This seminar will examine what crimes were committed by the common soldier and how the British army dispensed justice, formally and informally.  Finding appropriate punishments to fit the crime was never an easy task.  Adding the need to maintain army discipline in a time of war only complicated matters.  How these dynamics played out will also be studied.
Robert Henderson is a former military curator for Canada's National Historic sites.  He has served both as as an archival technician at the National Archives and has been and interpretive and educational specialist in Parks Canada.  He has authored several works on various historical subjects.

"'Woolen War Paint:' Uniform of the British Infantryman in the War of 1812" by Peter Twist and Robert Henderson
A head to toe look at what the British infantryman wore and why will be examined.  The attendee will discover how this dress was adapted to the North American climate, and how it was impacted by manufacturing and supply issues, along with wear and tear in the field.
Peter Twist has a background in engineering, fine arts and teaching and manages his own company, Twist Miniature Design.  Peter has hosted workshops, lectured and written on various history topics, and is active in the heritage community as a museum board member and event organizer. 

"A Very Pretty Object: The Socially Constructed Landscape of Burlington Heights, 1780-1815" by Michael McAllister
Landscape is a way of seeing.  It is a social construction.  Land is viewed, used and transformed by the humans who inhabit it.  The Mississauga were egalitarian stewards of the land finding in the natural features a spiritual potency.  Merchant Richard Beasley built material prosperity and influence which he demonstrated by developing his property in picturesque style.  Faced with the prospect of losing complete control of the Niagara Peninsula during the War of 1812, the British Army occupied the Heights and exerted a tyrranical influence across a landscape that it considered indefensible, devious and unhealthy.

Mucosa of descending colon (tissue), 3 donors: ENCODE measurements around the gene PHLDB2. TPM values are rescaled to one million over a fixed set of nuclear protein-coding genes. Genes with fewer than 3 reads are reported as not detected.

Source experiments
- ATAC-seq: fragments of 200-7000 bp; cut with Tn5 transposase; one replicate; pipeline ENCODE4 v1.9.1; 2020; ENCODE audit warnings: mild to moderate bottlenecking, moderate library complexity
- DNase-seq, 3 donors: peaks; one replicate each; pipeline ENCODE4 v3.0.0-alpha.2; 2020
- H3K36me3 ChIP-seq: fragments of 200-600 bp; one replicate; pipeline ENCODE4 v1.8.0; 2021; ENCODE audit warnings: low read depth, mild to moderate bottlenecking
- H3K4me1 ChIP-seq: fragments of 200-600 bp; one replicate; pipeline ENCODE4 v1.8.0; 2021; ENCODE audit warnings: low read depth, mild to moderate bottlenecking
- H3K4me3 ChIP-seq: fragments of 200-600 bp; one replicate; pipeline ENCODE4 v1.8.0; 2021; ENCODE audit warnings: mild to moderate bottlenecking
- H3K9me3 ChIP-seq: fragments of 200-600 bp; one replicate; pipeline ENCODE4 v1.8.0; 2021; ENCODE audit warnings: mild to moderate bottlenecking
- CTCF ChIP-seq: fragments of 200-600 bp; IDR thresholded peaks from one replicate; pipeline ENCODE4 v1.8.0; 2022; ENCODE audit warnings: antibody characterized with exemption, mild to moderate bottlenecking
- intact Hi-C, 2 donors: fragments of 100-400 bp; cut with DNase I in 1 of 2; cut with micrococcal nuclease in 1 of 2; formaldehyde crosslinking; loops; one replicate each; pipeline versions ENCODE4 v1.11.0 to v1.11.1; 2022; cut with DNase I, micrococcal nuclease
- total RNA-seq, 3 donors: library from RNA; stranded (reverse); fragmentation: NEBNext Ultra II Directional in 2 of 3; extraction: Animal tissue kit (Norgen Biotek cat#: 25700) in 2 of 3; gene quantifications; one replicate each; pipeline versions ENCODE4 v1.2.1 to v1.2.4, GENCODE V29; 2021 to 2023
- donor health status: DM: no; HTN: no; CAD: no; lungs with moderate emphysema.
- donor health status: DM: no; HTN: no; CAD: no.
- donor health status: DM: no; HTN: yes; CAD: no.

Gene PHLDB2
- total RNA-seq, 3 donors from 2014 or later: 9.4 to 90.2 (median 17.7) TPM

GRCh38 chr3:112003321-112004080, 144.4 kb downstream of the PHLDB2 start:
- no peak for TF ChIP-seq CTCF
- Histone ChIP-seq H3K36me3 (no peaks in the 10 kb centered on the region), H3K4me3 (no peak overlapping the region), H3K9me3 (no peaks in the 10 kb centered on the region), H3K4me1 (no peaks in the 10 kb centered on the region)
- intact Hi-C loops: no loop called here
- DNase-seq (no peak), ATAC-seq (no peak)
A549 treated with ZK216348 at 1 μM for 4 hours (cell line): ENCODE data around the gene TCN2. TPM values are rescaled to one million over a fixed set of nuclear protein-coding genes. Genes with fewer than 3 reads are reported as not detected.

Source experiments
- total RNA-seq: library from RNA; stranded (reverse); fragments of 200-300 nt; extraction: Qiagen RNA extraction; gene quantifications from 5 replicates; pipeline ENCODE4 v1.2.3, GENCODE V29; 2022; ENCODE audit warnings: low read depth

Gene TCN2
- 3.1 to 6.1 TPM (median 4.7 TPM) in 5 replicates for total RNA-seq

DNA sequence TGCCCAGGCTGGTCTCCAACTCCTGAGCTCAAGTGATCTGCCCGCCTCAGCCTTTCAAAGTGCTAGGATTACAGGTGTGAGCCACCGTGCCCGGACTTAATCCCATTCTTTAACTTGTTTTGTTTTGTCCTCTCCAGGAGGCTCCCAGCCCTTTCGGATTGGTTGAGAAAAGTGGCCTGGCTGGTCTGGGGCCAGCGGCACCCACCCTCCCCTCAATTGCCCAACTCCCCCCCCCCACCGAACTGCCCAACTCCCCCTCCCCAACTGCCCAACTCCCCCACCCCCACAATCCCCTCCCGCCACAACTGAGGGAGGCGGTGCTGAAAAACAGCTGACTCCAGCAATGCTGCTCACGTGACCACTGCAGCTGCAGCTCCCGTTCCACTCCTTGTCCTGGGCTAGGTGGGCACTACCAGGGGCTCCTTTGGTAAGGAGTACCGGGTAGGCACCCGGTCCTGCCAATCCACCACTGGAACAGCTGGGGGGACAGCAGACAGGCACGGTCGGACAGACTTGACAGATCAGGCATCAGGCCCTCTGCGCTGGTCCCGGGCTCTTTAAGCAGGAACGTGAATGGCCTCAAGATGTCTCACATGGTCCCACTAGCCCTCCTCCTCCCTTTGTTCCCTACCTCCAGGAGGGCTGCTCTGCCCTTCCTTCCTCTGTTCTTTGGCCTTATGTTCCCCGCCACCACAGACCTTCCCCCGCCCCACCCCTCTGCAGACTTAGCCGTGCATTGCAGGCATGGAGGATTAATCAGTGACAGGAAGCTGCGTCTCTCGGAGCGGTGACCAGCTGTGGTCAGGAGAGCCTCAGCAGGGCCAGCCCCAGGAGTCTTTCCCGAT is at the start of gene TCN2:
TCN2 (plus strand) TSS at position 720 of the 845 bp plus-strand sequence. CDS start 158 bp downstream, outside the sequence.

Michael McAllister is currently the Co-ordinator of the Hamilton Military Museum and the Hamilton & Scourge Project.  He has a B.A. in Anthropological Archaeology from UofT and an M.A. in History from McMaster.  He has worked in museums and archaeology for the last 25 years.  His research interests include the War of 1812, the picturesque landscape movement of the late 18th/early 19th century and human settlement frontiers.

"Illuminating Dark Corners: Uncovering the Records of Upper Canada" by Greg Stott
By means of case studies and examples, Greg Stott will discuss ways by which genealogists and historians can use readily available archival materials to uncover the stories and lives of people in the late 18th and early 19th century Upper Canada.

"Historic Unmentionables: The Evolution of Women's Undergarments in the Victorian Age" by Sheila Johnson
Sheila Johnson, Executive Director of Fanshawe Pioneer Village in London, Ontario, will present how undergarments changed the women's shape throughout the Victorian age to meet the strict dictates of the latest fashion.  Replica garments will be on display.

"Roman Technology" by Robert Norton
This will be a condensed look at several ancient weapons and how they shaped modern technology.
Robert is a member of Legio XXX and he portrays a second century Roman Legonnaire.  His reenactment group is based in Southwestern Ontario.